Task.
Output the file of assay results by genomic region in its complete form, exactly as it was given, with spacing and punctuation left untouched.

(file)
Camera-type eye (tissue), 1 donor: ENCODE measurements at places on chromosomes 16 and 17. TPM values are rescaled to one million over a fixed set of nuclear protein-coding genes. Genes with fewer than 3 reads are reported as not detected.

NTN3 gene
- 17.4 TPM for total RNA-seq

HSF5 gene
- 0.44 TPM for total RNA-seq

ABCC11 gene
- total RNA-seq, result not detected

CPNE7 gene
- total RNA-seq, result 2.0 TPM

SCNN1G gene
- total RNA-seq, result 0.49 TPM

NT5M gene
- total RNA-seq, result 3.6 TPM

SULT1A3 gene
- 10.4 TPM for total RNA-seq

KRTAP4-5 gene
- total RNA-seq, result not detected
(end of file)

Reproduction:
Camera-type eye (tissue), 1 donor: ENCODE measurements at places on chromosomes 16 and 17. TPM values are rescaled to one million over a fixed set of nuclear protein-coding genes. Genes with fewer than 3 reads are reported as not detected.

NTN3 gene
- 17.4 TPM for total RNA-seq

HSF5 gene
- 0.44 TPM for total RNA-seq

ABCC11 gene
- total RNA-seq, result not detected

CPNE7 gene
- total RNA-seq, result 2.0 TPM

SCNN1G gene
- total RNA-seq, result 0.49 TPM

NT5M gene
- total RNA-seq, result 3.6 TPM

SULT1A3 gene
- 10.4 TPM for total RNA-seq

KRTAP4-5 gene
- total RNA-seq, result not detected